So do you find that when you’re out plein air painting, that you also have that something takes your breath away moment? And and you’re like, you truly have to really understand why it is that you’re, you’re responding to that is Will that make it a stronger painting? Or is is there more to that?

Aaron Schuerr 29:18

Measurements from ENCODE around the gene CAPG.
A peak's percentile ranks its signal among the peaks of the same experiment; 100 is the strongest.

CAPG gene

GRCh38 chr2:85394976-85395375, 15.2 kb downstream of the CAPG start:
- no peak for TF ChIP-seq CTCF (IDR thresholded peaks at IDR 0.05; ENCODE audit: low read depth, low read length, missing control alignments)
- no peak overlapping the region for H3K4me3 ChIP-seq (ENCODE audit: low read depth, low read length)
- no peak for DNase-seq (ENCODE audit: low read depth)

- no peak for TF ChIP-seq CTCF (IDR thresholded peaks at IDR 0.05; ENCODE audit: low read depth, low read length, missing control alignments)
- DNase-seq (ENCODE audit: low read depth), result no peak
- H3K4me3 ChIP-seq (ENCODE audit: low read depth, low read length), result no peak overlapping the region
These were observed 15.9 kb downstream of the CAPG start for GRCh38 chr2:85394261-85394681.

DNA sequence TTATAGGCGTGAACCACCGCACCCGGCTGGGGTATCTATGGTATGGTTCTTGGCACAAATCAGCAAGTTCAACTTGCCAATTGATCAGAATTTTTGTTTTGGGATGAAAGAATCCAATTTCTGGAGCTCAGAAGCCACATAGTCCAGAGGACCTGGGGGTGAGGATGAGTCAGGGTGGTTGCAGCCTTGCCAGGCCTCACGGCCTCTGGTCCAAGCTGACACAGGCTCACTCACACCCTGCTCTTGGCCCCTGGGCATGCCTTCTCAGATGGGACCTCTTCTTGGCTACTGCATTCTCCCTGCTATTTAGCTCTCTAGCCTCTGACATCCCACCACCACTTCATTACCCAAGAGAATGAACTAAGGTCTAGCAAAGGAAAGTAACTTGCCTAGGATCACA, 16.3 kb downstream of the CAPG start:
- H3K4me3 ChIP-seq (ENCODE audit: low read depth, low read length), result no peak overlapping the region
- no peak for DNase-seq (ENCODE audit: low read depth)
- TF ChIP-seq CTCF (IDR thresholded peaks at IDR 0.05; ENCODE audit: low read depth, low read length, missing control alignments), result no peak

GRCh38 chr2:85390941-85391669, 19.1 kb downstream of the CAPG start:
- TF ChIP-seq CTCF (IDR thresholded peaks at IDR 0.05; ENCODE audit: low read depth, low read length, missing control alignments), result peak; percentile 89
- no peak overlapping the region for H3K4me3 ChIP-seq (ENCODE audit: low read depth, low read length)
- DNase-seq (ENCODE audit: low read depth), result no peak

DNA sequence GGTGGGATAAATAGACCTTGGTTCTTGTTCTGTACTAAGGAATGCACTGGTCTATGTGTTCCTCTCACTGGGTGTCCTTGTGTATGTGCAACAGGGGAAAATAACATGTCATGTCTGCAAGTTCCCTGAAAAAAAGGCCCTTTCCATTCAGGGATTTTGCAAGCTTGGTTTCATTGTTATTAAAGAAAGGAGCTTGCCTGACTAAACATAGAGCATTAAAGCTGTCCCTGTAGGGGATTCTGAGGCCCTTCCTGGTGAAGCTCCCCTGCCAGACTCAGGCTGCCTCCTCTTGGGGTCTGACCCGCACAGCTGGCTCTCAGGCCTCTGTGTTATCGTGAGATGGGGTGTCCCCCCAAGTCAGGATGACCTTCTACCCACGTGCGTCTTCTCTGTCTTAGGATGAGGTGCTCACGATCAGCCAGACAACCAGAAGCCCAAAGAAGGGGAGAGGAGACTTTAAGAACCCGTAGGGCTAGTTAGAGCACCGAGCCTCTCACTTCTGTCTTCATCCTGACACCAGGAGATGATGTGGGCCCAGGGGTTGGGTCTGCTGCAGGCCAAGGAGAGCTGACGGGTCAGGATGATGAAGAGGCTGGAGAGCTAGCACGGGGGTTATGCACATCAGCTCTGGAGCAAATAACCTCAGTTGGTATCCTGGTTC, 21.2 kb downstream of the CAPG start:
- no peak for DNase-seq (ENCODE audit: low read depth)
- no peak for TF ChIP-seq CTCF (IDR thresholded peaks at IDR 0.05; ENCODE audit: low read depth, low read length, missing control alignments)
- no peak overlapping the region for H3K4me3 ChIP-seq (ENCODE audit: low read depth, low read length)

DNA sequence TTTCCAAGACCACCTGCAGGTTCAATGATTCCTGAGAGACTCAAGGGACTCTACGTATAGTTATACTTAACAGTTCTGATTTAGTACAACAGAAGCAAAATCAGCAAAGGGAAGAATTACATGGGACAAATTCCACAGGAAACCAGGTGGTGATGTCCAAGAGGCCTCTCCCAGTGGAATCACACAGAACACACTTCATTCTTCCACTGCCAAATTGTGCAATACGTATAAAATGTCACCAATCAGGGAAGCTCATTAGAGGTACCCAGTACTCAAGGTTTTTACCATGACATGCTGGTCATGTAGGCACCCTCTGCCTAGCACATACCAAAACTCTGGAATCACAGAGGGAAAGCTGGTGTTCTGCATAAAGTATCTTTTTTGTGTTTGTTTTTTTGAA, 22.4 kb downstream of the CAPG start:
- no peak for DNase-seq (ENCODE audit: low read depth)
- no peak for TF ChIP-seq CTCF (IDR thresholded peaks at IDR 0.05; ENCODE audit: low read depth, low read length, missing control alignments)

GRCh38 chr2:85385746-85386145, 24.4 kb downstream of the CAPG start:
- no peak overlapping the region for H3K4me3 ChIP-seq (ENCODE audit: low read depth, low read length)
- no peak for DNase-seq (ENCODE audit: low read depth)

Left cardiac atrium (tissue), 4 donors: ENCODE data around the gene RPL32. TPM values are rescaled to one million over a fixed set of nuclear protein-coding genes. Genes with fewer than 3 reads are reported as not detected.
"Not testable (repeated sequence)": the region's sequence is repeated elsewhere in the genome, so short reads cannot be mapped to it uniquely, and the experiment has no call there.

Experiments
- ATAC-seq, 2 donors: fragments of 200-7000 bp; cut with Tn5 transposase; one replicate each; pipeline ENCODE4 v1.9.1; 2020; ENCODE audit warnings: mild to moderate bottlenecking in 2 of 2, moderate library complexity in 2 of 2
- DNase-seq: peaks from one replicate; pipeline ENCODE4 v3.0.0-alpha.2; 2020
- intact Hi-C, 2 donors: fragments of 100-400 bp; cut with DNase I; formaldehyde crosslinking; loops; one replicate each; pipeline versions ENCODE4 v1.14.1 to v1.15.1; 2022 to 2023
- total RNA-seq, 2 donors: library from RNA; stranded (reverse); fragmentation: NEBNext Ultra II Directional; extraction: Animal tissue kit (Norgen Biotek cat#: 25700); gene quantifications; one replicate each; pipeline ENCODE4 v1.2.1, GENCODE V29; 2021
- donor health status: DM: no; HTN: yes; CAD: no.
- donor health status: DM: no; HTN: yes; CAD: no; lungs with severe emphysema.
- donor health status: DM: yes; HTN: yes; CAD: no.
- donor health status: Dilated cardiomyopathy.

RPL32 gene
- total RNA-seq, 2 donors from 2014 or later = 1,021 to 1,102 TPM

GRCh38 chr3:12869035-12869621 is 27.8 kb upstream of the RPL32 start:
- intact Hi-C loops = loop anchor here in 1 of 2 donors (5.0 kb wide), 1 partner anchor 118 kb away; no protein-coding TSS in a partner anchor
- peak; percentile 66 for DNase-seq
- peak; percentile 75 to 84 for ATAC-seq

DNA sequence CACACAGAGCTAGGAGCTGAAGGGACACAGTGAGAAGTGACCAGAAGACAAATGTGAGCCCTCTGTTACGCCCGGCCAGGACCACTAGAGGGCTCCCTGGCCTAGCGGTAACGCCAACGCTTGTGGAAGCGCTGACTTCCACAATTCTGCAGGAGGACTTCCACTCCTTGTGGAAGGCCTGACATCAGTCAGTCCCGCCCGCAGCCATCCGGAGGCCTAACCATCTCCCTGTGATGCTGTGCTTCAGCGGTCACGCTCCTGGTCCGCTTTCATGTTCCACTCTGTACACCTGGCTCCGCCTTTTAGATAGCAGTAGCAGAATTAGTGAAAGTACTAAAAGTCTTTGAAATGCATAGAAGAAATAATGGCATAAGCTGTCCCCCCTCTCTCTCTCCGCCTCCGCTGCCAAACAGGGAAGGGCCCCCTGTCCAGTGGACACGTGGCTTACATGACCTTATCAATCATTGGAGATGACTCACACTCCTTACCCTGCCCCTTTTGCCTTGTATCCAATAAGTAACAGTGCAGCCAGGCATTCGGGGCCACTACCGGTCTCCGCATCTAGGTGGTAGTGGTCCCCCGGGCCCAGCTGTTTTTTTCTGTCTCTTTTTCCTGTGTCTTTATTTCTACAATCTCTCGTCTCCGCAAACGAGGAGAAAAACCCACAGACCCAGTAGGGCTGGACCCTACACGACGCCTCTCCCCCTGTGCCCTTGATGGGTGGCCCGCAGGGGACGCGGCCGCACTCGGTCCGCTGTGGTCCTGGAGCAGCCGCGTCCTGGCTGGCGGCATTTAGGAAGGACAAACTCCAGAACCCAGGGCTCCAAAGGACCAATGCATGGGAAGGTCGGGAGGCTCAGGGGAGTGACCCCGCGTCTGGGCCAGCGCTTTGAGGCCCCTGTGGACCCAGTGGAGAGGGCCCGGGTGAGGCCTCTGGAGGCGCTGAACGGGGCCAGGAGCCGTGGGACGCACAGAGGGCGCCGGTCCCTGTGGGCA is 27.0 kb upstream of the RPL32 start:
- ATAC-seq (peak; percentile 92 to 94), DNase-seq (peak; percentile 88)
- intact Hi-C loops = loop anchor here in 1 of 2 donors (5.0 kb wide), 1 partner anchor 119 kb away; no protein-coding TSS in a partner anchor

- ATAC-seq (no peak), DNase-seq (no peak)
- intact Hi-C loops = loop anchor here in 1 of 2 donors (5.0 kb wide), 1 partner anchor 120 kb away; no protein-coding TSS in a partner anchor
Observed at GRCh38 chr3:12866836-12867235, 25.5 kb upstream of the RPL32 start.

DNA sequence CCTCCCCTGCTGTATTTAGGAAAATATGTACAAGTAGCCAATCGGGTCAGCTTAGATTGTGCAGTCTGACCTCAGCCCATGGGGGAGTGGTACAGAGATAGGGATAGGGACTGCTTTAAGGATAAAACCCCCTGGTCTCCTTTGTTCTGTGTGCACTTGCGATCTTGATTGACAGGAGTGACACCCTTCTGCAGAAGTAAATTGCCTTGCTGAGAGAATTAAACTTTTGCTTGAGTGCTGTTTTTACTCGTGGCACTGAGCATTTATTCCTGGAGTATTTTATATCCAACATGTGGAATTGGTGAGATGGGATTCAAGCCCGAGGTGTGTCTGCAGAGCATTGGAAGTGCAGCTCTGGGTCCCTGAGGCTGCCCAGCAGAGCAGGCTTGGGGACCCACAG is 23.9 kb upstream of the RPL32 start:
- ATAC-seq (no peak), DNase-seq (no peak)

Oh, that’s an interesting question. Um, there are moments. I remember, I think it was Quang Ho who talked about stages of development. And the last he called grace, which I loved. And that’s when, whether it’s the landscape the painting is carrying you along, and they’re just there for the ride. And I remember him saying that that happens to him maybe once or twice a year. And I’m like, put your call on hold. Because you and so, you know, so again, it’s one of the things don’t go looking for it, it’ll find you. There are those moments where suddenly something happens. If, and if you’re open and you’re open to that idea of making glorious mistakes, you’ll be able to, to let that carry along. I guess the way I would look at painting, plein air landscapes, is, it’s more about like, where am I most of myself? What places can I go and work that I don’t think about the state of politics, news, you know, terrible things that are happening in the world or personal stresses. And for me, that’s just being out on location, everything else falls away. So and because lights changing, and you have, you know, generally a couple hours in the session, I have, I’ve learned to be decisive. And to go for it. And so I’m having a relationship with the landscape in the moment. And that’s what just gets me excited. And it and it helps me to, to focus, I struggle a lot more in the studio. To stay focused, I’ll get more distracted, check social media, pick, oh, I should finish that frame or do that email. So I look for the places that I can be most to myself, and, and most focused, and I try to make that time for those plates.